Urban Cinefile
"We used to go to this games arcade a lot; it was good for us to kill a lot of people before work "  -French director Frédéric Fonteyne and his collaboration with Philippe Blasband
 The World of Film in Australia - on the Internet Updated Tuesday September 15, 2020 

Printable page PRINTABLE PAGE



After interviewing a surgeon's wife, Anne Carson (Louise Siversen), in a murder investigation involving a young student with a crush on Anne's husband, Detective Inspector Gina Sturrock (Leverne McDonnell), reveals a long-forgotten crime to her psychiatrist Glenda Hartley (Gail Watson). But the psychiatrist has problems of her own. Her new young lover Michael (Ben Steel) might be having an affair with her best friend Susan (Nina Landis).

Review by Louise Keller:
Circular in structure, this beguiling drama links four stories in which truth, honesty and deception play a vital part. Murder, infidelity, blackmail are all woven together in a fascinating tale that is as compelling as a whole, just as each of its self-contained components. The women in the stories go from being in a position of control to one of vulnerability and each story intrigues as we get to know the characters and their circumstances. There are issues of morality, manipulation, friendship, jealousy and rage as dark secrets and the connection between a surgeon's wife, a cop, a psychiatrist and a government policy officer are revealed. The fine line between fact and fiction is also canvassed, while the bitter sweet pieces de resistance between each scenario are the soulful jazzy musical pieces from Joe Camilleri & The Black Sorrows. Tunes like Ain't Love the Strangest Thing and Little Murders add potency to the juicy pot stirred.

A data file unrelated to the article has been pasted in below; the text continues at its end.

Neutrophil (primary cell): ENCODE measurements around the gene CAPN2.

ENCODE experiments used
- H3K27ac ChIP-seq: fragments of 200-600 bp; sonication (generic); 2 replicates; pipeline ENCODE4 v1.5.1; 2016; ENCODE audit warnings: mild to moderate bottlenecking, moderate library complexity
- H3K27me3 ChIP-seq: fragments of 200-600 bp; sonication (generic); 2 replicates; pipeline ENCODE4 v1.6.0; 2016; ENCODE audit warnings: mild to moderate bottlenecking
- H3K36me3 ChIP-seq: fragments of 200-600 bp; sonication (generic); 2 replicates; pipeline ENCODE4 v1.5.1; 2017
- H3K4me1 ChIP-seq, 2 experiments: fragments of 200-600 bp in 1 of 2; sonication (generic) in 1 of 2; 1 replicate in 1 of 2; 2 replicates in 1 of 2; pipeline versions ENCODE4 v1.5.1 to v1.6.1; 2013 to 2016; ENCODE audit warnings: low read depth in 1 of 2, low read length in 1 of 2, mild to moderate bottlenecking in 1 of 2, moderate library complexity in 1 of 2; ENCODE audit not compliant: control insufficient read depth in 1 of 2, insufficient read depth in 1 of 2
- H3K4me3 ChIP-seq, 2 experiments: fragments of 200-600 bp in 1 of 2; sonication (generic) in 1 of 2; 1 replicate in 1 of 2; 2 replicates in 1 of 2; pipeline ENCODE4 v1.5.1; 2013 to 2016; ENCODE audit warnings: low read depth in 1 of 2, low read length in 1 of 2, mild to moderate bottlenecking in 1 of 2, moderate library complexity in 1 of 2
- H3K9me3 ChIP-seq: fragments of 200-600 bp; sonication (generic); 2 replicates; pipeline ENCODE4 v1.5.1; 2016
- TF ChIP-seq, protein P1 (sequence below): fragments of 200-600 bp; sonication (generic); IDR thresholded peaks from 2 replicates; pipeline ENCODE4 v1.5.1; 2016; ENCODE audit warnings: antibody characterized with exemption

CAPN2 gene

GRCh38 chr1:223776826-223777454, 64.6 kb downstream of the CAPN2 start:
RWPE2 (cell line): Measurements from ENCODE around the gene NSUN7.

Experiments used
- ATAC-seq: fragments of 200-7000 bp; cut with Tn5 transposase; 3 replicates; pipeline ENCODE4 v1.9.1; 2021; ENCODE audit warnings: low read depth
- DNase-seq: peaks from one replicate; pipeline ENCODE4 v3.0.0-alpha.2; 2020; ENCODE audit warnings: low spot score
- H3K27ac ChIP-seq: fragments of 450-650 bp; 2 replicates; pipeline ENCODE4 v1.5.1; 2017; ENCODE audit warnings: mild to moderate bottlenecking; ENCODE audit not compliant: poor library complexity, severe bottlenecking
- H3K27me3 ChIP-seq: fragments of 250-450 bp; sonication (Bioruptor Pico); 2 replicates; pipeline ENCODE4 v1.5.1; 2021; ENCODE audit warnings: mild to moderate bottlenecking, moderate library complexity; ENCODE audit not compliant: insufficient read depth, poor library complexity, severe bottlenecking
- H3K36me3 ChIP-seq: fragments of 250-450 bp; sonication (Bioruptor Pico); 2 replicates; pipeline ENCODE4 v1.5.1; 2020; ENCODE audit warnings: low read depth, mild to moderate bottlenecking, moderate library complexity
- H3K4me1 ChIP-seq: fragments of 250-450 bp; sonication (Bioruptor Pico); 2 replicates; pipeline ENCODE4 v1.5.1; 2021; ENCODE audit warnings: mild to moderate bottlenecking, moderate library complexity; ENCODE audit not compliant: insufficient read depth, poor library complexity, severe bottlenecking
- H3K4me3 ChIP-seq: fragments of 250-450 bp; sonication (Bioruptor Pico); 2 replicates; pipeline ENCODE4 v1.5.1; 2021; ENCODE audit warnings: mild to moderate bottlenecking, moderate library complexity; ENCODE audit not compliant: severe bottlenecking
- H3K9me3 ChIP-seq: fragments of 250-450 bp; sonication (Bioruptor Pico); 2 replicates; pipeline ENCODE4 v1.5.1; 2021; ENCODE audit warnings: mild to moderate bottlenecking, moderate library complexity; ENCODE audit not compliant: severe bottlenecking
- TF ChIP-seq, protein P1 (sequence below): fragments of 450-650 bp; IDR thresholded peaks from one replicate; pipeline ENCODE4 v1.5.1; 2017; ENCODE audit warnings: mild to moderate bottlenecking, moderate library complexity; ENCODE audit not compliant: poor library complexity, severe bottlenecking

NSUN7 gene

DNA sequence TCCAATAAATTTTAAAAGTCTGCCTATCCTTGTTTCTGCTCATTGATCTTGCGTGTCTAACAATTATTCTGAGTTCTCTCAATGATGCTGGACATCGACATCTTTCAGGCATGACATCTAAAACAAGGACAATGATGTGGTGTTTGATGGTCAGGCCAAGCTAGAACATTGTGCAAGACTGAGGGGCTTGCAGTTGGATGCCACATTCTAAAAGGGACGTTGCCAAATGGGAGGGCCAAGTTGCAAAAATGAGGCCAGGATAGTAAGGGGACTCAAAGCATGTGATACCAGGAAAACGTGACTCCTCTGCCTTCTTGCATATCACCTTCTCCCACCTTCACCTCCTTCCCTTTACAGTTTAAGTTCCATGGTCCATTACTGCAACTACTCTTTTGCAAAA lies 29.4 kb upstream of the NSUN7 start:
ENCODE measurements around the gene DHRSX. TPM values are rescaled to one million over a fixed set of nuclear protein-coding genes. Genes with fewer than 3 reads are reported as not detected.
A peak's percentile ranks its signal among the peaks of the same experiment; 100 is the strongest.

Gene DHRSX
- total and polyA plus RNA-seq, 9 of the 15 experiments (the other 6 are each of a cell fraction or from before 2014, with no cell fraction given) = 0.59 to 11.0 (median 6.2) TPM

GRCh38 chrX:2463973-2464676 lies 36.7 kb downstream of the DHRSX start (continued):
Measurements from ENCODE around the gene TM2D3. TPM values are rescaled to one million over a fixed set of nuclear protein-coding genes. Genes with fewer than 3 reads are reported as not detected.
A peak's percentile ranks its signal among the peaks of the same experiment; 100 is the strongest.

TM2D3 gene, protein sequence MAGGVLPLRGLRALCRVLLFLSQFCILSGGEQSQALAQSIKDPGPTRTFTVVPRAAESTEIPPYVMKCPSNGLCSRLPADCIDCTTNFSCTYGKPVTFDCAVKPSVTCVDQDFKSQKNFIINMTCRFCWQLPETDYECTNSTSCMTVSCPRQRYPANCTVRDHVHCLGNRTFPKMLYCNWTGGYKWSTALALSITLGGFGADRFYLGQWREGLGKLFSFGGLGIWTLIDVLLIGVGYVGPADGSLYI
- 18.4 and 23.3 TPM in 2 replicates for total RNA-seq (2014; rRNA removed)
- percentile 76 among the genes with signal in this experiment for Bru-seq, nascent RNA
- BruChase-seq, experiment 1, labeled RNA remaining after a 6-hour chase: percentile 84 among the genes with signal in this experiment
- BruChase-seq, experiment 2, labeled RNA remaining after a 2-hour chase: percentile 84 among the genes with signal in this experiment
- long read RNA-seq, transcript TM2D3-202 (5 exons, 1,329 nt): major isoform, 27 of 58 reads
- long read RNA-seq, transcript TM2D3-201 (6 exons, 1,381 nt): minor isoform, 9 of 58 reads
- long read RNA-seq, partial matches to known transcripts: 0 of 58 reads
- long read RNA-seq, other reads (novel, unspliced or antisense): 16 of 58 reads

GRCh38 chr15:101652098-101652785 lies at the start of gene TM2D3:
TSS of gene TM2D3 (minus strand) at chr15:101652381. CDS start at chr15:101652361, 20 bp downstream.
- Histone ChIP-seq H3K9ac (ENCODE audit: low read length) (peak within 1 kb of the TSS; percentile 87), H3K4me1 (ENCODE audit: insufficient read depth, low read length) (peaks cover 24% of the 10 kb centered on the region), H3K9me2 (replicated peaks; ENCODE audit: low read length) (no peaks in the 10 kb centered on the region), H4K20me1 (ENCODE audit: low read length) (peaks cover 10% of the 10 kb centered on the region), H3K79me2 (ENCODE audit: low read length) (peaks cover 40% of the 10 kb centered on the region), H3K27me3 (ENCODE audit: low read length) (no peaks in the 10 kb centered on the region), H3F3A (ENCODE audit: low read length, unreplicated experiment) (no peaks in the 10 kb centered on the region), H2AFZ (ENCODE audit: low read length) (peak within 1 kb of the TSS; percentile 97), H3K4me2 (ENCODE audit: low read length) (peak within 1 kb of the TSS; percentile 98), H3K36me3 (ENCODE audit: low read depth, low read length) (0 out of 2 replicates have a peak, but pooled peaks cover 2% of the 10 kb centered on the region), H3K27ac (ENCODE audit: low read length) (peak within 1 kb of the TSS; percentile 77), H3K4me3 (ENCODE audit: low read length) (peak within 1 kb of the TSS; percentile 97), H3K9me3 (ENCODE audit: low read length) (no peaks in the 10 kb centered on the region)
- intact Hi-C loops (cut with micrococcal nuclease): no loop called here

Although I worried a little that women being questioned by police without their lawyer would readily admit to lying, the thrust of writer director Fiona Cochrane's script is terrific and the revelations intriguing. Also interesting is how themes reoccur in different contexts and a character trait perceived to be negative is eventually inherited by the person against whom it is used. I especially like the way Cochrane constantly dips into flashback to illustrate the circumstances, as her characters tell their stories.

We first meet Louise Siversen's well-to-do surgeon's wife Anne being interrogated on camera in a murder investigation for her adulterous husband's lover. 'Fame and glory are the greatest aphrodisiac my husband has ever known,' she says as she rejects his infidelity. It is this notion of adulation being an aphrodisiac that prompts Gina (Leverne McDonnell), the interrogating cop, to recall her past relationship with her uni lecturer, when she visits her assured psychiatrist Glenda (Gail Watson), shrink to the rich and famous. But Glenda is not always in control; we next meet her when she is at her most vulnerable, facing the truth about her straying, younger lover and her best friend Susan (Nina Landis).

Cochrane keeps us guessing until the very end before we see where she is taking us. Omitting the truth can be as devastating as telling a lie, and there are many truths omitted.
Performances are all excellent, especially McDonnell's Gina who allows us to understand the journey from victim to perpetrator with great clarity. Universal in its appeal, but with special resonance to women, this seemingly simple film is deceptively complex, and lingers accordingly.

Email this article

Favourable: 1
Unfavourable: 0
Mixed: 0

(Aust, 2008)

CAST: Leverne McDonnell, Gail Watson, Nina Landis, Louise Siversen, Michael Fry, Ben Steel, Peta Brady, Daniel Whyte

PRODUCER: Fiona Cochrane

DIRECTOR: Fiona Cochrane

SCRIPT: Helen Collins

CINEMATOGRAPHER: Zbigniew Friedrich

EDITOR: Zbigniew Friedrich

MUSIC: Joe Camilleri & The Black Sorrows


RUNNING TIME: 115 minutes


AUSTRALIAN RELEASE: June 11, 2009 (Melbourne; other states to follow)

Urban Cinefile 1997 - 2020